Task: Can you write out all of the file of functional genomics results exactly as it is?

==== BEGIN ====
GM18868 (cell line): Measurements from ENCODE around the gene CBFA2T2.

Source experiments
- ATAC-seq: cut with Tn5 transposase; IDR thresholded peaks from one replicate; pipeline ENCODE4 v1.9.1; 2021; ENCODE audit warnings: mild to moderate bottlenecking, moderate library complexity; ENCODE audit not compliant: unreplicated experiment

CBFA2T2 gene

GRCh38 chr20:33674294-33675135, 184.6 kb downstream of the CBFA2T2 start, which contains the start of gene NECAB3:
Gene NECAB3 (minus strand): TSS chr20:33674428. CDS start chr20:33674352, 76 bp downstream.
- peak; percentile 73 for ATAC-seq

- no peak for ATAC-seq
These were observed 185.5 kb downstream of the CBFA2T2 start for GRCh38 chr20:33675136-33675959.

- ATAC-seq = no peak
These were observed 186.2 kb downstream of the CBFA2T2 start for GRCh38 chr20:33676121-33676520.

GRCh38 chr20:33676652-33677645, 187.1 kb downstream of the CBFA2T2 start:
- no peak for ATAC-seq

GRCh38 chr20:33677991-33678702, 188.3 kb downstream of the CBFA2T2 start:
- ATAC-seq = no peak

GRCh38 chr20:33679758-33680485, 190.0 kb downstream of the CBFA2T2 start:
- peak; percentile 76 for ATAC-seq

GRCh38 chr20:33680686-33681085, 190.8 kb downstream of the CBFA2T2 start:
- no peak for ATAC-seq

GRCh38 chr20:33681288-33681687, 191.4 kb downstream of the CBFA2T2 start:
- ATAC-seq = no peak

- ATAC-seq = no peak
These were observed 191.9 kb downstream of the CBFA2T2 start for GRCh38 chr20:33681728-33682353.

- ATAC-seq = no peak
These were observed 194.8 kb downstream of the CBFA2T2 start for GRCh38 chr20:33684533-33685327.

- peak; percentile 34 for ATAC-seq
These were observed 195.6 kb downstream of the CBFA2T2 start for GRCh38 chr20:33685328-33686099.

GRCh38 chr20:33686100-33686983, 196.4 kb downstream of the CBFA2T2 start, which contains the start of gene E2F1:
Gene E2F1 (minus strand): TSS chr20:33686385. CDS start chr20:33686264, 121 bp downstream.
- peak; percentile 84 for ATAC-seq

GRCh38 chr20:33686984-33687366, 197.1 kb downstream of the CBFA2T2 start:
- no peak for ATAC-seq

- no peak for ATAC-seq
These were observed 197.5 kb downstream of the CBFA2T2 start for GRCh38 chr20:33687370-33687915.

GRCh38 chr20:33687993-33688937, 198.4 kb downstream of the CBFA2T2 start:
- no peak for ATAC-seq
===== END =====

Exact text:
GM18868 (cell line): Measurements from ENCODE around the gene CBFA2T2.

Source experiments
- ATAC-seq: cut with Tn5 transposase; IDR thresholded peaks from one replicate; pipeline ENCODE4 v1.9.1; 2021; ENCODE audit warnings: mild to moderate bottlenecking, moderate library complexity; ENCODE audit not compliant: unreplicated experiment

CBFA2T2 gene

GRCh38 chr20:33674294-33675135, 184.6 kb downstream of the CBFA2T2 start, which contains the start of gene NECAB3:
Gene NECAB3 (minus strand): TSS chr20:33674428. CDS start chr20:33674352, 76 bp downstream.
- peak; percentile 73 for ATAC-seq

- no peak for ATAC-seq
These were observed 185.5 kb downstream of the CBFA2T2 start for GRCh38 chr20:33675136-33675959.

- ATAC-seq = no peak
These were observed 186.2 kb downstream of the CBFA2T2 start for GRCh38 chr20:33676121-33676520.

GRCh38 chr20:33676652-33677645, 187.1 kb downstream of the CBFA2T2 start:
- no peak for ATAC-seq

GRCh38 chr20:33677991-33678702, 188.3 kb downstream of the CBFA2T2 start:
- ATAC-seq = no peak

GRCh38 chr20:33679758-33680485, 190.0 kb downstream of the CBFA2T2 start:
- peak; percentile 76 for ATAC-seq

GRCh38 chr20:33680686-33681085, 190.8 kb downstream of the CBFA2T2 start:
- no peak for ATAC-seq

GRCh38 chr20:33681288-33681687, 191.4 kb downstream of the CBFA2T2 start:
- ATAC-seq = no peak

- ATAC-seq = no peak
These were observed 191.9 kb downstream of the CBFA2T2 start for GRCh38 chr20:33681728-33682353.

- ATAC-seq = no peak
These were observed 194.8 kb downstream of the CBFA2T2 start for GRCh38 chr20:33684533-33685327.

- peak; percentile 34 for ATAC-seq
These were observed 195.6 kb downstream of the CBFA2T2 start for GRCh38 chr20:33685328-33686099.

GRCh38 chr20:33686100-33686983, 196.4 kb downstream of the CBFA2T2 start, which contains the start of gene E2F1:
Gene E2F1 (minus strand): TSS chr20:33686385. CDS start chr20:33686264, 121 bp downstream.
- peak; percentile 84 for ATAC-seq

GRCh38 chr20:33686984-33687366, 197.1 kb downstream of the CBFA2T2 start:
- no peak for ATAC-seq

- no peak for ATAC-seq
These were observed 197.5 kb downstream of the CBFA2T2 start for GRCh38 chr20:33687370-33687915.

GRCh38 chr20:33687993-33688937, 198.4 kb downstream of the CBFA2T2 start:
- no peak for ATAC-seq